7. Arguments. Any arguments to the server process started by inetd.
The name of the service that this line controls. This must be mentioned in /etc/services.

typical line etcInetdConf
The first line of this file means that if an incoming connection arrives on the FTP port, then inetd should run the command:

/usr/sbin/tcpd in.ftpd -l –a

This line will handle a TCP connection (stream TCP) and root will own the resulting process. Furthermore, inetd will not wait for this process to finish before listening again on the FTP port, so FTP is treated concurrently. The program /usr/sbin/tcpd is a front end for network services. It provides additional levels of access control and logging. It will start the in.ftpd daemon process, which is the real FTP server process. We will not discuss tcpd in this course; it could be eliminated (at some cost in security) by modifying the inetd.conf line to read:
ftp stream tcp nowait 
root /usr/sbin/in.ftpd –l –a

Server Processes and inetd using Linux

Here are the steps you needed to follow to successfully complete this simulation:
  1. The inetd daemon is a vital component of your UNIX system. It controls server processes, such as FTP, telnet, and finger. In this particular exercise, you will edit the inetd.conf file so that it forbids telnet access. You are logged on locally as root. Switch to the /etc directory, where all UNIX systems store the inetd.conf file.
    Solution: cd /etc
  2. You are now in the /etc directory. Open the inetd.conf file using vi.
    Solution: vi inetd.conf
  3. View the contents of inetd.conf. Note that the telnet line is not commented out. These entries are the FTP and telnet entries. They govern how these systems operate. Normally, you would have to press Esc, then ZZ to edit vi and save changes. However, for the purposes of this simulation, press Enter to exit the vi editor.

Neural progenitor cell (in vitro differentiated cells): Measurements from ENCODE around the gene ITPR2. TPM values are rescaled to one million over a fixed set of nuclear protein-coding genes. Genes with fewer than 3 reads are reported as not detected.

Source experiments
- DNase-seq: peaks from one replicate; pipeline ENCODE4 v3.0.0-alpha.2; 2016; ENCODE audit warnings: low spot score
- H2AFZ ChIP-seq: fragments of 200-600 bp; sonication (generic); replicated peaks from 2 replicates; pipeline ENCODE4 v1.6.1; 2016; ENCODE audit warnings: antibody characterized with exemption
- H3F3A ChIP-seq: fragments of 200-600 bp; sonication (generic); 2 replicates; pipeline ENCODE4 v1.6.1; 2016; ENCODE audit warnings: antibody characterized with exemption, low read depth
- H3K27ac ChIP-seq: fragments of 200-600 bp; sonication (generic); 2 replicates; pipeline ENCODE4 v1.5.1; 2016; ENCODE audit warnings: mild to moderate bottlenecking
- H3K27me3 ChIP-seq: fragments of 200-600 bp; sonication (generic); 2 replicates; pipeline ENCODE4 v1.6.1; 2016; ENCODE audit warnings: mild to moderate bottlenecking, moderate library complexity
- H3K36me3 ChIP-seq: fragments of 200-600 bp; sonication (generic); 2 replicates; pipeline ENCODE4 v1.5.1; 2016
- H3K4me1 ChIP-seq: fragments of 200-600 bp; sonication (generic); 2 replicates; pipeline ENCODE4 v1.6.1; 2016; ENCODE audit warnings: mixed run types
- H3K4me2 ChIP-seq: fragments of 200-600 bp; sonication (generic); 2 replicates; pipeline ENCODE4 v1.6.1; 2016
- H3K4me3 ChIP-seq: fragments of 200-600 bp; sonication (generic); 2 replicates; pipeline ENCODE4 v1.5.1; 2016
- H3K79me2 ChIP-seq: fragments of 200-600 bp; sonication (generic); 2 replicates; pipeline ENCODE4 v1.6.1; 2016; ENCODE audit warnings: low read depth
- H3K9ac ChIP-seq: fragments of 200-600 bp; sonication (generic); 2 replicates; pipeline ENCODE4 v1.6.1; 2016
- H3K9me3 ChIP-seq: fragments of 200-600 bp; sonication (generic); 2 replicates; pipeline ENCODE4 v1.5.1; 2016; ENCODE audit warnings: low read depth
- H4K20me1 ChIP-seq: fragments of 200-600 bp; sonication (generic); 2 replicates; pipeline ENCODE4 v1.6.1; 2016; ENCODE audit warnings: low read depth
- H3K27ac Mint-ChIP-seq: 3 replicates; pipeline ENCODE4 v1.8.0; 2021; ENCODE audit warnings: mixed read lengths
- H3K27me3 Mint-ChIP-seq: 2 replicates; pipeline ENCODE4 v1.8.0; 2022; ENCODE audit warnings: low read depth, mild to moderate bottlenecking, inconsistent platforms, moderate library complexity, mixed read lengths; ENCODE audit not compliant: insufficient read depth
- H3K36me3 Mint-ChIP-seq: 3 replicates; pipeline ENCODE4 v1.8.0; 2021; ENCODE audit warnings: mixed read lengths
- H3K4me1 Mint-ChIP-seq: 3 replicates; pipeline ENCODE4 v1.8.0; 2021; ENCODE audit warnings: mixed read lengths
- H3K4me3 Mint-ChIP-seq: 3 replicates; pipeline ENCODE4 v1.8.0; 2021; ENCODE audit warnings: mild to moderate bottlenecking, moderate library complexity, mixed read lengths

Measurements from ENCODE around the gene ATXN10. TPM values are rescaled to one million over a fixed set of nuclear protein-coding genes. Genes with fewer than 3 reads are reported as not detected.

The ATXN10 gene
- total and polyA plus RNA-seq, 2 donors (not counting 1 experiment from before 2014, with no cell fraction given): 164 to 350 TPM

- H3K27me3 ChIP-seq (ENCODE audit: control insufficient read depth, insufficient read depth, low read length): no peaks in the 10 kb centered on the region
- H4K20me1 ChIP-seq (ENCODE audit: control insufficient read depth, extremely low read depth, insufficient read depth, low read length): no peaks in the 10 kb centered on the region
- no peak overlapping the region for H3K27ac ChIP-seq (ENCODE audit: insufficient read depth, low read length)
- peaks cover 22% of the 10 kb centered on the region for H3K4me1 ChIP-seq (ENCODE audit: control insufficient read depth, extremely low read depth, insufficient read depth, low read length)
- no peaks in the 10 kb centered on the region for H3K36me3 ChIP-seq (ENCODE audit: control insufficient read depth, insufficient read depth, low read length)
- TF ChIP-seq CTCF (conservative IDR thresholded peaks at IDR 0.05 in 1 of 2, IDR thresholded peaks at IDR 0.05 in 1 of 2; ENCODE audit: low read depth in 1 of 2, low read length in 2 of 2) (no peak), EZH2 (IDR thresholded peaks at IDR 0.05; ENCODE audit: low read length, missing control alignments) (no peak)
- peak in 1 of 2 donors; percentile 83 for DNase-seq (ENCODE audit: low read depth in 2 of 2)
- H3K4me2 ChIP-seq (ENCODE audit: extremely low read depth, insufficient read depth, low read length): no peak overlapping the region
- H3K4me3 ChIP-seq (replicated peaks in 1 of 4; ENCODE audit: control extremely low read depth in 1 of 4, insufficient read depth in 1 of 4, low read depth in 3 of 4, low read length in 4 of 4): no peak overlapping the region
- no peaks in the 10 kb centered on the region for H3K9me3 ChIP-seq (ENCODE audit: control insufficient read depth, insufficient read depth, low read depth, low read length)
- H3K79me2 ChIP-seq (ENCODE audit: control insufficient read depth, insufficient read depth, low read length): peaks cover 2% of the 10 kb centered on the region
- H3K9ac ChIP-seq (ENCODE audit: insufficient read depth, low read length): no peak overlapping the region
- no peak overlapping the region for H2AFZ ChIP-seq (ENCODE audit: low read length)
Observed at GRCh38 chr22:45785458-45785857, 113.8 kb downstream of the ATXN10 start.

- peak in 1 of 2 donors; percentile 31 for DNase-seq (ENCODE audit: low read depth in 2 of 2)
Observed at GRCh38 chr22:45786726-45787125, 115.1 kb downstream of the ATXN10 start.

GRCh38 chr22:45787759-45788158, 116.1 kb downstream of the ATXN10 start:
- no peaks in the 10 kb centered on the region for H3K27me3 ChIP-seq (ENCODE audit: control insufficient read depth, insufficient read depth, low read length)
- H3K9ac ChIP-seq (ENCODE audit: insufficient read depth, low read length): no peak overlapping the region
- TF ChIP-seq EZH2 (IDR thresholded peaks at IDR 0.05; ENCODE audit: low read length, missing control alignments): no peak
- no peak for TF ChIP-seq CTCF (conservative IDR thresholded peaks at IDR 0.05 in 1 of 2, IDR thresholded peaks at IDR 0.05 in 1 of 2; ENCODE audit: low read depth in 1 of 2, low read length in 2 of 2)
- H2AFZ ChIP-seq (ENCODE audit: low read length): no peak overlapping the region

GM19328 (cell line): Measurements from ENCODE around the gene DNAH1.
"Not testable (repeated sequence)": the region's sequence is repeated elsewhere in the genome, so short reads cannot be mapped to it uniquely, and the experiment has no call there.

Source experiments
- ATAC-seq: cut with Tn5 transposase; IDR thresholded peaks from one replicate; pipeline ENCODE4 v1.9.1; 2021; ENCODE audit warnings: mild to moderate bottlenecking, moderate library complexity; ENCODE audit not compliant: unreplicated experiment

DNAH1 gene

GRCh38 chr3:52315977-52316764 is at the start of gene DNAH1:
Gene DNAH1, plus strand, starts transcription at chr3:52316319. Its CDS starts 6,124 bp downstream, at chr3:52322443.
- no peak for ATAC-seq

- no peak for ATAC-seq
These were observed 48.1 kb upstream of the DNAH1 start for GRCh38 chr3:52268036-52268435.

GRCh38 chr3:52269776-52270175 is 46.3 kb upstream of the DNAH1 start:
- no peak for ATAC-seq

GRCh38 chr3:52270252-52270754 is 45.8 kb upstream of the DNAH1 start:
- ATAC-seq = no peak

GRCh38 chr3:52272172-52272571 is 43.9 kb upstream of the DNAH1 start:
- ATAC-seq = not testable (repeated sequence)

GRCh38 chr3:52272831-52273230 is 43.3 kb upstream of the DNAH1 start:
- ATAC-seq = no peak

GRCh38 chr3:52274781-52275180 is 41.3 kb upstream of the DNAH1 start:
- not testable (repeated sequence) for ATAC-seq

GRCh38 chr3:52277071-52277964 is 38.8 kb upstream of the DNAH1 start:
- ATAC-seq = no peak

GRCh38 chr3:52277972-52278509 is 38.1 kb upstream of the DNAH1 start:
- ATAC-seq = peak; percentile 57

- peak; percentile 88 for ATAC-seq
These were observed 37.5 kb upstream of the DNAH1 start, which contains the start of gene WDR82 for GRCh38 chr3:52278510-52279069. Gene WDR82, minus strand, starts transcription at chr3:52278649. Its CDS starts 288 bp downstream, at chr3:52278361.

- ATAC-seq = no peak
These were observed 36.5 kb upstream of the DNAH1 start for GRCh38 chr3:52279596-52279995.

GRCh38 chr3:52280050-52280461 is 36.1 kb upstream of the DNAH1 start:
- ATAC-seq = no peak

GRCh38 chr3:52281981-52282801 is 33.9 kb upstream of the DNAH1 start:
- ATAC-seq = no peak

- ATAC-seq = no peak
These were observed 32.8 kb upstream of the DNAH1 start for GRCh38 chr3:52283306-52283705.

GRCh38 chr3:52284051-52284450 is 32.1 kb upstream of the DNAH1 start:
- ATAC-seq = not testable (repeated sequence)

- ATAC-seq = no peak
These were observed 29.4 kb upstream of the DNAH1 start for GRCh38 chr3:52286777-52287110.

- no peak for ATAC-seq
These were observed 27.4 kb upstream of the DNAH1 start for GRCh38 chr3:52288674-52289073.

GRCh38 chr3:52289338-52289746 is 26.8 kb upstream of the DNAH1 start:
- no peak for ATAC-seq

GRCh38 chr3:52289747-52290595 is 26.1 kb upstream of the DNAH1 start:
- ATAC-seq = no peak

Solution: Enter
  4. You have now exited the vi editor. Issue the following command to determine what processes are open on your system: ps aux | grep in.telnetd
    Solution:ps aux | grep in.telnetd
  5. Notice that you have three processes named in.telnetd. This means that three remote users are accessing this system. Issue ps aux | grep in.telnetd again.
    Solution: ps aux | grep in.telnetd
  6. Note that the in.telnetd processes are no longer running. This means that the users have ended their sessions. In the next few steps, you are going to edit the inetd.conf file to block telnet access. First, however, you should back up this file before you edit it. This ensures that you can solve any problems if you edit the file incorrectly. Issue the following command: cp inetd.conf inetd.conf.orig
    Solution: cp inetd.conf inetd.conf.orig
  7. You have backed up inetd.conf and are now ready to edit it. The original inetd.conf file is now open for you in vi. Click on the appropriate line and use the appropriate character in the appropriate place to deny all telnet access.
    Solution: #
  8. You have already saved your entry. Now, to finish the job of denying telnet access, you need to kill the existing inetd process. This is because inetd is using the old inetd.conf file, and has not re-read it. First, determine what the process ID (PID) is by issuing the following command: ps aux | grep inetd
    Solution: ps aux | grep inetd
  9. What is the PID of the inetd process you want to kill?
    Solution: 229
  10. Use kill to kill this PID, then force inetd to scan inetd again.
    Solution: kill -HUP 229
  11. You have now killed and restarted inetd. It is now using the inetd.conf file you have edited. Your UNIX box will no longer receive any requests coming through telnet.
Server Processes inetd using Solaris
In these simulations, you will explore how server processes start and stop under the control of inetd. Choose which UNIX version you would like to simulate by clicking either the Linux or the Solaris button.

iterative Concurrent Servers - Quiz

Click the Quiz link below to take a short multiple-choice quiz on server processes and iterative/concurrent servers.
iterative Concurrent Servers - Quiz

[1]Daemon: On UNIX systems, a process which runs independently of any login session and performs system maintenance or functions as a server.